In the April Senate hearings, Cruz repeatedly pressed Zuckerberg about anti-conservative bias on Facebook, referencing examples of what he considered to be political censorship on the platform. In the new document, Cruz submitted 114 questions to Facebook. He gave a clear directive at the beginning of his inquiry: “A question’s answer should not cross-reference answers provided in other questions.”

Facebook’s lawyers responded by answering “See Response to Question 2” seven times in the series of questions that followed, and disobeyed his order on 60 of his other questions.

Facebook still can’t really name a competitor

In April, Sen. Lindsey Graham asked Zuckerberg ‘Is there an alternative to Facebook in the private sector?’ The CEO struggled to name one, instead saying “there are three categories that I would focus on. One are the other tech platforms: Google, Apple, Amazon, Microsoft, we overlap with them in different ways.” The senator didn’t like that and asked Zuckerberg if he thought his company was a monopoly.

“It certainly doesn’t feel like that to me,” Zuckerberg replied, getting a laugh from the room.

Responding to a question from Sen. Kamala Harris, Facebook provided more companies, though couldn’t really say it had a true competitor:

“For instance, if users want to share a photo or video, they can choose between Facebook, DailyMotion, Snapchat, YouTube, Flickr, Twitter, Vimeo, Google Photos, and Pinterest, among many other services.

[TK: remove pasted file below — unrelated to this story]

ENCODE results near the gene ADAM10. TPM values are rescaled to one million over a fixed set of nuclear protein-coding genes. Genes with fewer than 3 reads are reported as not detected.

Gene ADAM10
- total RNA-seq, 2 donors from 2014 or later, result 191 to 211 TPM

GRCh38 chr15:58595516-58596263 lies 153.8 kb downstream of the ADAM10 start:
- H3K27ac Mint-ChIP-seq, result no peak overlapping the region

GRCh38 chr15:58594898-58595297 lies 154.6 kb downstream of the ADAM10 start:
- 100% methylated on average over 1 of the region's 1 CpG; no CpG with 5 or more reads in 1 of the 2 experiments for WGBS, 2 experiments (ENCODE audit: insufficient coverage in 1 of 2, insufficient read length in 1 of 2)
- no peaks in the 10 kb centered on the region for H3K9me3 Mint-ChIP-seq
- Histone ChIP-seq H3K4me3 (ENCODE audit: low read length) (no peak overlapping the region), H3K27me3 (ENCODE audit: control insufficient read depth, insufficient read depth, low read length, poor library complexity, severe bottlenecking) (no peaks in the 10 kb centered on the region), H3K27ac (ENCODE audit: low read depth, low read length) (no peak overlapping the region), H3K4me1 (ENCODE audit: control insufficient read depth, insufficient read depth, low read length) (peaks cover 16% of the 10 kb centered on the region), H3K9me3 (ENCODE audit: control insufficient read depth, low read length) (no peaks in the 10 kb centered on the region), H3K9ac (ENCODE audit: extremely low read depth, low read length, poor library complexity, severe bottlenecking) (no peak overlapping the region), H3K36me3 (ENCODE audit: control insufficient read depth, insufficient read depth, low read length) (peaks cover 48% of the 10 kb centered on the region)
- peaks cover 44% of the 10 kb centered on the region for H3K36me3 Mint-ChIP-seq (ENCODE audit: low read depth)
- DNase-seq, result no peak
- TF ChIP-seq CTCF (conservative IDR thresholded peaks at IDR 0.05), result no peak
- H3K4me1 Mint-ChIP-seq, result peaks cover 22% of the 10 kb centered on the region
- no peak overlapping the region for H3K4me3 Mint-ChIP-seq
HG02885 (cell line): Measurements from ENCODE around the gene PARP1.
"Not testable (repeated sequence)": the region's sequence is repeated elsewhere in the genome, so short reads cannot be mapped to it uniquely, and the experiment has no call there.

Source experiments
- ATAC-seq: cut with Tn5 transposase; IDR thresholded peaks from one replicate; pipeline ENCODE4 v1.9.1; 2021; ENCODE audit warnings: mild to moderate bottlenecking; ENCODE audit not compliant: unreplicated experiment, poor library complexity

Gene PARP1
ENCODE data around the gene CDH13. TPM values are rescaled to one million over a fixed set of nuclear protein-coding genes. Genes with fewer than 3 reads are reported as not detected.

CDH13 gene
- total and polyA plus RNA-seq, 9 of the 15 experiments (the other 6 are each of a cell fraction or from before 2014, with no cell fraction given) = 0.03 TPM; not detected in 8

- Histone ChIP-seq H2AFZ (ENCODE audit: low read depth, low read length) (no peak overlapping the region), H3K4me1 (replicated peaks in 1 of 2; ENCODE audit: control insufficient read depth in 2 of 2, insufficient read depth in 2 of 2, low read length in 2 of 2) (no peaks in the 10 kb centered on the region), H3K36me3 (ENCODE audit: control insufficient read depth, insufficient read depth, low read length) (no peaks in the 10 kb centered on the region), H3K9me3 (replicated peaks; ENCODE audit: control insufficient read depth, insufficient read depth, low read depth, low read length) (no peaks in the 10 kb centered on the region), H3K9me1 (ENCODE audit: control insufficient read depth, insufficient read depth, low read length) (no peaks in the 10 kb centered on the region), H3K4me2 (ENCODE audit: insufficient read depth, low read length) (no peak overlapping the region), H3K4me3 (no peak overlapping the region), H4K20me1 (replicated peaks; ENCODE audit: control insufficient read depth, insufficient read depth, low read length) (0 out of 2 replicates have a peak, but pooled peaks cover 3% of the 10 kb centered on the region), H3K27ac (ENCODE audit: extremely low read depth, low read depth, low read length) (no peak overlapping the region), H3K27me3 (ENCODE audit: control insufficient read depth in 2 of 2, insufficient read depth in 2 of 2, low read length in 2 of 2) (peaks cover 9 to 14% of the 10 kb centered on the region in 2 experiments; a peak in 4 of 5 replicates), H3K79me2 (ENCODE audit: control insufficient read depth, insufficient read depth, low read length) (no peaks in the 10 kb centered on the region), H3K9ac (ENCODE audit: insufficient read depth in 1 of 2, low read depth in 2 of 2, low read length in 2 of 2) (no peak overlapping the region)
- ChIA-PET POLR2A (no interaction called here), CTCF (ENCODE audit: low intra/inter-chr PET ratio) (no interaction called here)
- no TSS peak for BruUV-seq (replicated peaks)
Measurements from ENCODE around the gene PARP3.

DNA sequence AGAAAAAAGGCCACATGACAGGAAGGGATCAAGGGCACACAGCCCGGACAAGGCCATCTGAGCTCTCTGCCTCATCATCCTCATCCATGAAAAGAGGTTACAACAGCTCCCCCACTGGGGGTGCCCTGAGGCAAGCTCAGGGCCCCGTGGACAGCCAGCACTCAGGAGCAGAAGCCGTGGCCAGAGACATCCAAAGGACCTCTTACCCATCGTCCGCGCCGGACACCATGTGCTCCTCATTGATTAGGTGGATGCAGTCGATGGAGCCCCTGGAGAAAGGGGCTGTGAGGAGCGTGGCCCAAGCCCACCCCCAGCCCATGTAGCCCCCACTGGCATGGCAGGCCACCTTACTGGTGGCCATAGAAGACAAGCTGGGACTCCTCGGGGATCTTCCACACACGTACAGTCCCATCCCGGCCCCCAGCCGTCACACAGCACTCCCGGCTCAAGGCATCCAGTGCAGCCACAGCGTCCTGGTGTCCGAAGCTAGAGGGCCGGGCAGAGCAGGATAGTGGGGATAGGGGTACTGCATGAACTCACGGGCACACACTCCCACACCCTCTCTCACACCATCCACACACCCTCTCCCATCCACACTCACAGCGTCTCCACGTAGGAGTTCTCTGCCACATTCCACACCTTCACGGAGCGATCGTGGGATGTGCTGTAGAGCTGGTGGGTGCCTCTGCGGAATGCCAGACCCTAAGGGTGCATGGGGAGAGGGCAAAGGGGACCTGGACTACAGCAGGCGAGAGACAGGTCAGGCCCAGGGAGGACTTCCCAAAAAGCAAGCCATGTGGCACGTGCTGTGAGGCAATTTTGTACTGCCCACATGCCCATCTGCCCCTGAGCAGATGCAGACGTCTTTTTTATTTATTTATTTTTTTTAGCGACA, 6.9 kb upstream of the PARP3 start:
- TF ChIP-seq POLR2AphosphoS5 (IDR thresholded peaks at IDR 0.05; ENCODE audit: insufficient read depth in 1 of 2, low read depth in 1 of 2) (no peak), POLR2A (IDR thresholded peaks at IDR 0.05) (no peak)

Similarly, if people are looking to message someone, just to name a few, there’s Apple’s iMessage, Telegram, Skype, Line, Viber, WeChat, Snapchat, and LinkedIn—as well as the traditional text messaging services their mobile phone carrier provides. Equally, companies also have more options than ever when it comes to advertising—from billboards, print, and broadcast, to newer platforms like Facebook, Spotify, Twitter, Google, YouTube, Amazon, or Snapchat. Facebook represents a small part (in fact, just 6%) of this $650 billion global advertising ecosystem and much of that has been achieved by helping small businesses—many of whom could never have previously afforded newspaper or TV ads—to cost-effectively reach a wider audience.”

Facebook basically said ‘everyone else does it’ when asked why it collects user data from third-party sites

Facebook had a clever response for the question:

“This is a standard feature of the Internet, and most websites and apps share this same information with multiple different third-parties whenever people visit their website or app. For example, the Senate Commerce Committee’s website shares information with Google and its affiliate DoubleClick and with the analytics company Webtrends. This means that, when a person visits the Committee’s website, it sends browser information about their visit to each one of those third parties.”

One major difference, however, is that the way user data gets utilized on Facebook can seem more personalized than it would on other sites. For example, someone’s Google searches or the websites they frequent might cause Facebook to start showing them pages and ads geared toward services for depression.